The Battle of Stirling Bridge, 1297

Clever tactics helped a small Scottish army led by William Wallace and Andrew Murray defeated a much larger English army in Stirling on 11 September, 1297.

Find out about the Battle of Stirling Bridge

How did William Wallace beat the English army?

The English army was far larger than the Scottish forces, so Wallace and the other Scottish leader, Andrew Murray, had to be cleverer.

The two armies were on opposite sides of the River Forth. The English could only reach the Scots by crossing a very narrow wooden bridge. On the other side of the bridge the Scots were waiting.

How Wallace and Murray used the land

  • They let some of the English army cross the bridge and then attacked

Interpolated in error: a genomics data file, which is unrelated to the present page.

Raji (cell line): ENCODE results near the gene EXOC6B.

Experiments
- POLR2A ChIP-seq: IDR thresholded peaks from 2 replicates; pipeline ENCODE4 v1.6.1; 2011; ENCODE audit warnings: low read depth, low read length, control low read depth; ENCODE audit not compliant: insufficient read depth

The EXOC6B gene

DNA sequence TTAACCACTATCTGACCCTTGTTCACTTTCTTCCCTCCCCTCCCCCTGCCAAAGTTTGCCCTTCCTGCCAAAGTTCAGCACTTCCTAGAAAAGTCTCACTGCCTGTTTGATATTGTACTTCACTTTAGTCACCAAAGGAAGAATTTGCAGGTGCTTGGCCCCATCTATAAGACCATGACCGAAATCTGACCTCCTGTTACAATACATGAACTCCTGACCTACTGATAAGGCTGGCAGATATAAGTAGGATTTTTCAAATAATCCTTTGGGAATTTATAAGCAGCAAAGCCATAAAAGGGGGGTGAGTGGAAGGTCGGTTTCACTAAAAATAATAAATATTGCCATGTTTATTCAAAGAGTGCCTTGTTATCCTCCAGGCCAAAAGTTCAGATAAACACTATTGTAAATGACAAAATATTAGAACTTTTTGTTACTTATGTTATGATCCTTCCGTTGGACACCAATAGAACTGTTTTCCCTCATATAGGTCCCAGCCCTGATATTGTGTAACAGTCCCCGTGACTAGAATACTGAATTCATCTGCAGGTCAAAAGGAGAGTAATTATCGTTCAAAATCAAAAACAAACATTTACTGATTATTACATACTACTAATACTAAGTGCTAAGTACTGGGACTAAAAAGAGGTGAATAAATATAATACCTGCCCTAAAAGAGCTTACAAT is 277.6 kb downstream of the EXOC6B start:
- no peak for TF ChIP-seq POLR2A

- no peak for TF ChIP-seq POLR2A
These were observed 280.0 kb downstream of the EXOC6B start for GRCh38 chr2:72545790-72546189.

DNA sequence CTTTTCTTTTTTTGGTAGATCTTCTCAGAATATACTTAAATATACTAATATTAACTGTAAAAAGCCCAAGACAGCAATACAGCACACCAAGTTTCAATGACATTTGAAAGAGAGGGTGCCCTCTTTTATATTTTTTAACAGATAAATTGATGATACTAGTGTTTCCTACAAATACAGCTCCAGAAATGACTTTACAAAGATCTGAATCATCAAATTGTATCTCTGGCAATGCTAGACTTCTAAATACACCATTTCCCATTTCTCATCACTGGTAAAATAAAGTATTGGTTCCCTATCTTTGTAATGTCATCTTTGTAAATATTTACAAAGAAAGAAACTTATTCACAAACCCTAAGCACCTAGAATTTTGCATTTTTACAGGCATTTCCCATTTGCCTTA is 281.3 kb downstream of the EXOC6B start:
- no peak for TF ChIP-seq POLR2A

• They trapped the English soldiers against the bend of the river
  • The rest of the English army couldn't get over the bridge to help
  • The bridge was too crowded for the English soldiers to escape over

Battle of Stirling Bridge: Key moments

Illustration of the wooden bridge outside Stirling Castle

The River Forth

The English and Scottish forces were on either side of the River Forth. To reach the Scottish army, the English knights had to cross a narrow wooden bridge.

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What happened after the battle?

The battle was a great victory but it came at a cost.

Andrew Murray, Wallace's co-commander, was badly injured in the battle and died soon after.

King Edward I was furious at losing. He took personal control of an English army and marched north to find and beat Wallace.

The next year, Wallace and Edward would meet at the Battle of Falkirk.

The view over the site of the Battle of Stirling from Stirling Castle